Fears over future of Corton stores after extension for hotel bedrooms approved

Mary Rudd, district councillor for Corton.

Mary Rudd, district councillor for Corton. - Credit: Archant

Fears have been raised over the future of a popular coastal village shop and hairdressers after a holiday park firm said it planned to terminate the stores' existing lease agreements.

Waveney District Council's Riverside headquarters, where the planning committee meeting will be held

Waveney District Council's Riverside headquarters, where the planning committee meeting will be held. Picture: NICK BUTCHER - Credit: Nick Butcher

Tingdene was forced to change its plans to remove existing retail space to make way more hotel bedrooms at its Waterside Holiday Park in Corton, near Lowestoft after objections over the loss of neighbourhood facilities.

Its revised application for a first-floor extension to provide 10 new hotel bedrooms was approved by Waveney District Council's planning committee last night after Tingdene agreed to retain the existing retail area on the ground floor.

But councillors who gave it the go-ahead said they did so reluctantly after hearing that the firm 'intend to terminate the existing lease agreements' on approval of the application.

Tingdene now plans to market the ground floor space with the aim of securing better rent levels – or put in another application for a change of use should it not find anyone willing to pay those levels in six months.


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A spokesman for the company said it had effectively subsidised businesses on the site by allowing them to rent out units at lower than market rent levels for several years.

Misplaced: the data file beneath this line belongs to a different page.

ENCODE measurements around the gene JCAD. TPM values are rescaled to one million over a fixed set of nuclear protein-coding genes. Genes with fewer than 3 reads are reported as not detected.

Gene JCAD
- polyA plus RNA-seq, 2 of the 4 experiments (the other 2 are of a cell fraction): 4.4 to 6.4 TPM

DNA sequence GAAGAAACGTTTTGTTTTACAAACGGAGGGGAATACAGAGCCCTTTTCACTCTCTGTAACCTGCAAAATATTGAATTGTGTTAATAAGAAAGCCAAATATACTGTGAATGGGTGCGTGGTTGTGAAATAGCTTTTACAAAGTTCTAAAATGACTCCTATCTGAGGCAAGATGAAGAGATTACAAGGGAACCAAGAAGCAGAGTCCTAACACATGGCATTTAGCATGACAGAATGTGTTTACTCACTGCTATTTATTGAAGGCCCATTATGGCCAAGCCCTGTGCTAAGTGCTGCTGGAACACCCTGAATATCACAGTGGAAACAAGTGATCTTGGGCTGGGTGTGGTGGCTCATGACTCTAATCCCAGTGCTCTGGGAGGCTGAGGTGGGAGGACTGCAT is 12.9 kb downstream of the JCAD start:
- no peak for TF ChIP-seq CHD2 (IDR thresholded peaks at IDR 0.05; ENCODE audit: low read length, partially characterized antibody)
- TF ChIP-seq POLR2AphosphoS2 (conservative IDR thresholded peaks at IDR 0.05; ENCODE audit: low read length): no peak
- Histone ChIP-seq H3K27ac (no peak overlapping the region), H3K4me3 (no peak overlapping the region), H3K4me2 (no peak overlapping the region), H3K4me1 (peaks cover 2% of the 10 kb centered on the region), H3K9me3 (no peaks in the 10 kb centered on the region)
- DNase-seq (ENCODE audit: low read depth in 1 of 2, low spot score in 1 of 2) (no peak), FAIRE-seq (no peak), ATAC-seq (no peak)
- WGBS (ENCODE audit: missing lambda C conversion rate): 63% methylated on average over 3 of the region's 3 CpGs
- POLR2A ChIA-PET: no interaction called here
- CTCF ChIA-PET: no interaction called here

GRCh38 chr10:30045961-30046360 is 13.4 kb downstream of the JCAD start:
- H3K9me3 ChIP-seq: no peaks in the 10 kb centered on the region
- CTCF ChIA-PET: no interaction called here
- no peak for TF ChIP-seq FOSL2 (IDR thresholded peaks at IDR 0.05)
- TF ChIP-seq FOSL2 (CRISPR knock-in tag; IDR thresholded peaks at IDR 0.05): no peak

It also stressed that the application being considered by councillors last night did not propose removing any retail space.

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WDC officers assured councillors that should Tingdene return with a change of use application in six months, it would have to meet strict legal criteria to show they have marketed the units for a reasonable, affordable price.

But after a large number of residents objected to the proposals, Corton district councillor Mary Rudd said: 'Surely the voice of the people should be taken into consideration.

'A large company should not be allowed to ignore the wishes of the local people.

'If the application is allowed, what future is there for our villages?'

The Rev Roger Key, vicar at St Bartholomew Church in Corton, said: 'I don't judge this application to be of benefit to anyone other than the landlord.'

He added that an increased footfall and traffic to the site would harm the area, adding: 'The village doesn't need further accommodation facilities.'

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